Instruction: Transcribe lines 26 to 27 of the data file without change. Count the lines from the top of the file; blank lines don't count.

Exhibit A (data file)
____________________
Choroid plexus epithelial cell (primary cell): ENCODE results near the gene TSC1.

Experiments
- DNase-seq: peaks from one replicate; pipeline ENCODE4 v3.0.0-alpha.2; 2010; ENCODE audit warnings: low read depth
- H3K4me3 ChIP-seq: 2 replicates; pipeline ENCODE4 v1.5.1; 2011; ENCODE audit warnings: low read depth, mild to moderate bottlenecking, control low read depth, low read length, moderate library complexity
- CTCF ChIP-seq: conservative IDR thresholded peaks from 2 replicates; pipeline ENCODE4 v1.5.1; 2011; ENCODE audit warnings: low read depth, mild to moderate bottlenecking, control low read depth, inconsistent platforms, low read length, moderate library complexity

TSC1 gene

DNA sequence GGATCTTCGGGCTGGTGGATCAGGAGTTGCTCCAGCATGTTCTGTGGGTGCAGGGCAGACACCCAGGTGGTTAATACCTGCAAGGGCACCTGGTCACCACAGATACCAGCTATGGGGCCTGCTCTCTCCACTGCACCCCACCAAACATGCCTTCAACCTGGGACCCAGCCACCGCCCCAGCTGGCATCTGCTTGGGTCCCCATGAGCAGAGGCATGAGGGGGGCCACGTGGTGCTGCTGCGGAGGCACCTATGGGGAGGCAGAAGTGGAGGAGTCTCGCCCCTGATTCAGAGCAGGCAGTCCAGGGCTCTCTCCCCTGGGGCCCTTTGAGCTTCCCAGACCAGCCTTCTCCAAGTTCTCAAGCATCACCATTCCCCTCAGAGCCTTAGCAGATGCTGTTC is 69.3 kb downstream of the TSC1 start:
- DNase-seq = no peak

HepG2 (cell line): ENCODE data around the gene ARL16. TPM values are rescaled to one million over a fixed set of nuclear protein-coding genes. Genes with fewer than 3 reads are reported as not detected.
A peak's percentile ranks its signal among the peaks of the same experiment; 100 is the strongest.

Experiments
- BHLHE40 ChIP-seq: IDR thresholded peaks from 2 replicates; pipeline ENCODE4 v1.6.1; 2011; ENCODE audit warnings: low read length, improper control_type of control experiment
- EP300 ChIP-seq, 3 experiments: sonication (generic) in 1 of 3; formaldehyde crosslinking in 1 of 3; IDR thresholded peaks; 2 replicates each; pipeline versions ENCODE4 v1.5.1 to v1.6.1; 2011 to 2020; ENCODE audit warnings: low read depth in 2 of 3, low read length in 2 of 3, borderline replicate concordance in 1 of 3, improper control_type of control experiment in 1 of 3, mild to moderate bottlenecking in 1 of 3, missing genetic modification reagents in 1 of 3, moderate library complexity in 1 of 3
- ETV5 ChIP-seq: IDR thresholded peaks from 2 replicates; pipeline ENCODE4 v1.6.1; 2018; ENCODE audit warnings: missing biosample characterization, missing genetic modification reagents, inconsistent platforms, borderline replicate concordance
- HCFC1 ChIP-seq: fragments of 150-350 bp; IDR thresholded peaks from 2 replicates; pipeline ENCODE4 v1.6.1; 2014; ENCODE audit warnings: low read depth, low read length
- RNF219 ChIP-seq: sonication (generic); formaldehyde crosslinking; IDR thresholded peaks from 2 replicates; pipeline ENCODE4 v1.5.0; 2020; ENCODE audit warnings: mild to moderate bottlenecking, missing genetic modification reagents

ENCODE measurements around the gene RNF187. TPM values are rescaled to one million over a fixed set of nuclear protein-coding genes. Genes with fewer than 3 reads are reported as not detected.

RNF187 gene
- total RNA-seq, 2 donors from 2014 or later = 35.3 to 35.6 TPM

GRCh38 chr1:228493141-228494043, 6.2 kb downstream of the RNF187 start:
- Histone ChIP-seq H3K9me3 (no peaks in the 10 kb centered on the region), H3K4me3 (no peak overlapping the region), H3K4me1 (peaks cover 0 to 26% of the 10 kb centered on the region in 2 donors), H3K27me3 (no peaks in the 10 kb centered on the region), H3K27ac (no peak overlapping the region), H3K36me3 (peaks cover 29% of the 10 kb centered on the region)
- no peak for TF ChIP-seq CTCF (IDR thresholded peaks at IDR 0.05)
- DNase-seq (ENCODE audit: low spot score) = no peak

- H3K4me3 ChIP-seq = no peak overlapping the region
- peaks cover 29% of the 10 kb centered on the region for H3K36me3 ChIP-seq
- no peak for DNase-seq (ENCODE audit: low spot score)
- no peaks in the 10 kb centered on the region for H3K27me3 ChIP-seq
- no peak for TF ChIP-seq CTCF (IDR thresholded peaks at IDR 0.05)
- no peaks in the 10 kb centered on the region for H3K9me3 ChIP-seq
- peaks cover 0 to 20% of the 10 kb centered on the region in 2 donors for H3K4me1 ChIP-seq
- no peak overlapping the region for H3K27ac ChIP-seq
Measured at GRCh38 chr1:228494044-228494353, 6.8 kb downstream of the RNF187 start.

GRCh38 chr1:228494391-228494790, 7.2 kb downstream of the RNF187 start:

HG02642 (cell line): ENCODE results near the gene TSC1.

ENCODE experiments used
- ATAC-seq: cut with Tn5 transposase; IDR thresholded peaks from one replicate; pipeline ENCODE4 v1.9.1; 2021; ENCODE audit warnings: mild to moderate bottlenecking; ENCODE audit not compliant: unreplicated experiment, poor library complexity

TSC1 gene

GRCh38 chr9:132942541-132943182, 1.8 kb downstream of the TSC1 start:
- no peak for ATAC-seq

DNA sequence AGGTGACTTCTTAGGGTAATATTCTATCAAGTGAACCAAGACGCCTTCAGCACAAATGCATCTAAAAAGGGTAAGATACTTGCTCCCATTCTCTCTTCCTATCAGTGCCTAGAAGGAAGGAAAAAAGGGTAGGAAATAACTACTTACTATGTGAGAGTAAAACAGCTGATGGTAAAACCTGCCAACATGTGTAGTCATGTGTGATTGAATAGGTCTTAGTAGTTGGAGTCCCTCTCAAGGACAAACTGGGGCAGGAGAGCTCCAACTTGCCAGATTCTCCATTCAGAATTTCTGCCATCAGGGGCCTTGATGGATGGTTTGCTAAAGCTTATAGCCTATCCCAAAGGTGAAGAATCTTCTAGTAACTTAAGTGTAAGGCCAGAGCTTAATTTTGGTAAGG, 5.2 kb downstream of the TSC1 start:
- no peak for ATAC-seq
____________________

- no peak for DNase-seq (ENCODE audit: low spot score)
- no peaks in the 10 kb centered on the region for H3K27me3 ChIP-seq